If at first you don't succeed on Wall Street reform, try, try again… Goldman's Blankfein testifies on the Hill… Obama heads to IA and the Midwest… Grover Norquist's group goes after Alan Simpson (and Simpson will respond on MSNBC's "Andrea Mitchell Reports")… First Read profiles SCOTUS possibility Martha Minow (who taught Obama at Harvard Law)… Tim Burns plays the Murtha card in PA-12… And a new Salt Lake Tribune poll has Sen. Bob Bennett in third among UT GOP convention-goers.
From Chuck Todd, Mark Murray, Domenico Montanaro, and Ali Weinberg
*** Let's try this again: In the early evening yesterday, Republicans united to stop Democrats from getting 60 votes to move the financial reform legislation to the Senate floor. In the 57-41 vote, Democratic Sen. Ben Nelson joined the Republicans (as did Senate Majority Leader Harry Reid, in a procedural move so he can call for another vote later). Democrats immediately pounced, accusing Republicans of trying to protect Wall Street. Republicans responded with their attack that the Dem legislation institutionalizes Wall Street bailouts. Reid plans to call for more votes today, tomorrow and beyond, and the betting is that the legislation will eventually reach the floor and get passed after Dems make some tweaks to the bill. The Washington Post: "GOP negotiators said their goal remains a final bill that includes enough changes that it can win broad support from both parties. But Democrats are looking to limit their concessions and say they will probably win a few conversions among Republicans who have expressed support for the overwhelming majority of the bill in its current form."
*** Goldman on the Hill: As the Senate attempts to get the financial reform bill to the floor, Goldman Sachs is back in the news. Beginning at 10:00 am ET, Goldman CEO Lloyd Blankfein testifies before the Senate Homeland Security and Governmental Affairs Committee. According to open remarks, Blankfein will say this about the SEC's fraud case against Goldman: "While we strongly disagree with the SEC's complaint, I also recognize how such a complicated transaction may look to many people. To them, it is confirmation of how out of control they believe Wall Street has become, no matter how sophisticated the parties or what disclosures were made. We have to do a better job of striking the balance between what an informed client believes is important to his or her investing goals and what the public believes is overly complex and risky." Fabrice ("fab Fab") Tourre also will testify.
*** Obama's Midwest swing: As we noted throughout the 2008 presidential campaign, geography was an important secret to Obama's success. In both the nominating contests and general election, he won the states -- or came really close -- that border Illinois: IN, IA MO, and WI. (The sole exception was KY, which also shares a border with Illinois.) Indeed, his electoral math was pretty much this: Win the East Coast, West Coast, and Midwest (as well as CO, NV, NC, and VA). Today and tomorrow, President Obama returns to the Midwest region to talk jobs and the economy. He makes two stops in Southeast Iowa today (delivering remarks in Ft. Madison at 2:10 pm ET and holding a town hall in Ottumwa at 5:35 pm ET.) According to a Des Moines Register poll in February, Obama's approval rating in Iowa dipped to 49%-44%. On Wednesday, the president hits Macon, MO and Quincy, IL.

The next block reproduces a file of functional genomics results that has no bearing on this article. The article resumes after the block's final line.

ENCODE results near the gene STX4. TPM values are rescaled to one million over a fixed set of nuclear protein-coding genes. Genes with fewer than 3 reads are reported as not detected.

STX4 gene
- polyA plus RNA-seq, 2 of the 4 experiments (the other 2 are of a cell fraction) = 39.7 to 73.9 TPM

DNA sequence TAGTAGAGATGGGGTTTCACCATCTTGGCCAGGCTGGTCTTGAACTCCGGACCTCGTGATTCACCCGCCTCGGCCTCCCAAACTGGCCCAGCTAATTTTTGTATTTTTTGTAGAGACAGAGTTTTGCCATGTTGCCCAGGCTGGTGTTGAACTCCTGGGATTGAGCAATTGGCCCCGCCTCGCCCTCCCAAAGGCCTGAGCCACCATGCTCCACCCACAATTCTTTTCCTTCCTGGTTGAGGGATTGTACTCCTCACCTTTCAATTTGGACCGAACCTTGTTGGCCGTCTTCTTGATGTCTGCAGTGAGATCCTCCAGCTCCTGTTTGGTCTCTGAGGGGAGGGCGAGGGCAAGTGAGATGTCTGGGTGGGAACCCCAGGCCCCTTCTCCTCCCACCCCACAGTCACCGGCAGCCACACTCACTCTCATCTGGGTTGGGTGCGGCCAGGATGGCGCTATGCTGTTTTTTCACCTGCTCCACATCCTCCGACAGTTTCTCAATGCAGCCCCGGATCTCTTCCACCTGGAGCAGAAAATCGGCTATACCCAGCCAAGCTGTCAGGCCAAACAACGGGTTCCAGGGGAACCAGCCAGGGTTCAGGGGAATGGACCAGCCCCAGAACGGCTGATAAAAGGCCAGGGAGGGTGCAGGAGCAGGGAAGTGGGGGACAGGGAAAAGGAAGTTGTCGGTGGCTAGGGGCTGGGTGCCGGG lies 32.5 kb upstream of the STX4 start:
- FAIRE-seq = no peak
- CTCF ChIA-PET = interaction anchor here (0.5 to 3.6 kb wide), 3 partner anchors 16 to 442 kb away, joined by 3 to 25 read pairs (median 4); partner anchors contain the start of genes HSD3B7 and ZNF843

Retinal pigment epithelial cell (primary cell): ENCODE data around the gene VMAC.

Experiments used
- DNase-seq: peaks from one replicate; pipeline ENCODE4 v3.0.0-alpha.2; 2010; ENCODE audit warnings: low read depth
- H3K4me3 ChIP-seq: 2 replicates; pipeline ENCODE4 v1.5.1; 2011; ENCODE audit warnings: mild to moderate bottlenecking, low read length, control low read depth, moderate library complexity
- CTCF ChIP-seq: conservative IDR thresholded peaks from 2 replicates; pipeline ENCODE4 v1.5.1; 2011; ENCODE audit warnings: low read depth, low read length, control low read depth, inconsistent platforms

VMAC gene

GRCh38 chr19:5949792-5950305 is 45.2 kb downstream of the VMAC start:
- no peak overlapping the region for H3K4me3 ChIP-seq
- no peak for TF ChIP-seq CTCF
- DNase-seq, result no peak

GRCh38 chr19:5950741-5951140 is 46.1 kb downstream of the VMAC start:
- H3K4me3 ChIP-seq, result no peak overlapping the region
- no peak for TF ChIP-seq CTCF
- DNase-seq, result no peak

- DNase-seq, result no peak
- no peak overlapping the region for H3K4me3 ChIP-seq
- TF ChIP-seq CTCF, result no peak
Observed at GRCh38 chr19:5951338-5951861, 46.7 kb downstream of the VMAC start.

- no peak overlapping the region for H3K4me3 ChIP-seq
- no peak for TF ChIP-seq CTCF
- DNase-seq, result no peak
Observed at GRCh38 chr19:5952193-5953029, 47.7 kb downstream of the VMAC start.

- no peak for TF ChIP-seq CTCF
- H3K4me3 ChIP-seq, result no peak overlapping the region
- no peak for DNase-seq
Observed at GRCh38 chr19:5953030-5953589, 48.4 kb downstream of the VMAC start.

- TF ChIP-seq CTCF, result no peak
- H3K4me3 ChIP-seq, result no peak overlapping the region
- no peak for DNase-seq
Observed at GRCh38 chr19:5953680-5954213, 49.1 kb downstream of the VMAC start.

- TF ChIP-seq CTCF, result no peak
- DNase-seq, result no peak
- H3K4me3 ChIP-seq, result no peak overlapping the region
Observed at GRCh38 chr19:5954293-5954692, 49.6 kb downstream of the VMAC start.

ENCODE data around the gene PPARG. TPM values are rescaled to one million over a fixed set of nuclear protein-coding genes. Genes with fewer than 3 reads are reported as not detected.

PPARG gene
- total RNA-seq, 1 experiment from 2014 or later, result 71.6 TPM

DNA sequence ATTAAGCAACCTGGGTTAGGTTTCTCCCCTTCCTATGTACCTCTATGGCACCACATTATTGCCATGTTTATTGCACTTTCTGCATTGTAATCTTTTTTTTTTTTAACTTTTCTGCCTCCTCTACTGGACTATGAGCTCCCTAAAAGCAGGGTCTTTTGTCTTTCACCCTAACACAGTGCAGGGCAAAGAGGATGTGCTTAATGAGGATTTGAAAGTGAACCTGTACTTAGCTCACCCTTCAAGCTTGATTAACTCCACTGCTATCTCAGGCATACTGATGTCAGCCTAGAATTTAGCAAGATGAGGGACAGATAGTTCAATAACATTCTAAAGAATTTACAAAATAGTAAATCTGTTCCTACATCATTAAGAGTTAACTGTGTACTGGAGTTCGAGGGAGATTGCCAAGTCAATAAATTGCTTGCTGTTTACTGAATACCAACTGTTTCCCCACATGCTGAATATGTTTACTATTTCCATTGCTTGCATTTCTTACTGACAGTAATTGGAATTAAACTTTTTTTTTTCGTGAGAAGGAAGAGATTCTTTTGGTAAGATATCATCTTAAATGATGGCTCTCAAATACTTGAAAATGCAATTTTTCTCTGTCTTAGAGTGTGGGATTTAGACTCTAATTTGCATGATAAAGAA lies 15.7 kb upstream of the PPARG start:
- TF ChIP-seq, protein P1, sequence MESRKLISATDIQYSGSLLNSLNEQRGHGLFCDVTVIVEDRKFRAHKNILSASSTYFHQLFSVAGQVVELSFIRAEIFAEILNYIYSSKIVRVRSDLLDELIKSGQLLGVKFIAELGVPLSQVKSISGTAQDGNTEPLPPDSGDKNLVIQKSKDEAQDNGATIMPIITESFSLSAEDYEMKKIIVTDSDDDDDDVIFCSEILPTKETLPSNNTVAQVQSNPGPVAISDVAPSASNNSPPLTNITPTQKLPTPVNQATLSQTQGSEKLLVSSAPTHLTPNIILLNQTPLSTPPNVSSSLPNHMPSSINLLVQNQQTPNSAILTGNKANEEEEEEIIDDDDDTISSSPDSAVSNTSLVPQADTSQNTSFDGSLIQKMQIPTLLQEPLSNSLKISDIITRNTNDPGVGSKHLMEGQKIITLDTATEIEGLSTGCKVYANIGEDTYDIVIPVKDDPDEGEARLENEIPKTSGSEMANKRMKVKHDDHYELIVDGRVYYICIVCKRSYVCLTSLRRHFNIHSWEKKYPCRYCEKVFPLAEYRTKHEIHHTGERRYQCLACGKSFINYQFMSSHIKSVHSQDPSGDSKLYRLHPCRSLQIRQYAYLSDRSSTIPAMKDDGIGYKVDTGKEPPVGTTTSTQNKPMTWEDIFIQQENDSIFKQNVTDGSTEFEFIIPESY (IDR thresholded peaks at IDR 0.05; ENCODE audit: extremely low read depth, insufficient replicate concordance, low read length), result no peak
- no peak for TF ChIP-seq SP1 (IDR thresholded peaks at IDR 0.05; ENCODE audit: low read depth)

*** Obama, Culver, Carnahan, and Alexi: The New York Times' Zeleny writes that this trip to Iowa, the state that brought Obama's presidential candidacy to life, appears designed to bolster his standing. "The president's name may not be on the ballot in November, but his record is on the line. For the past 50 years, nearly without exception, the party has lost seats whenever its president's average approval rating in September and October before the election dropped below 50 percent." But Obama isn't the only Democratic politician whose political standing might need a boost while the president is on this Midwest swing -- so too does Iowa Gov. Chet Culver (whose re-election chances look incredibly shaky), Senate candidate Robin Carnahan (who will appear with Obama on Wednesday and is locked in a tight contest vs. Roy Blunt), and Illinois Senate candidate Alexi Giannoulias (who will join Obama in Quincy, IL on Wednesday).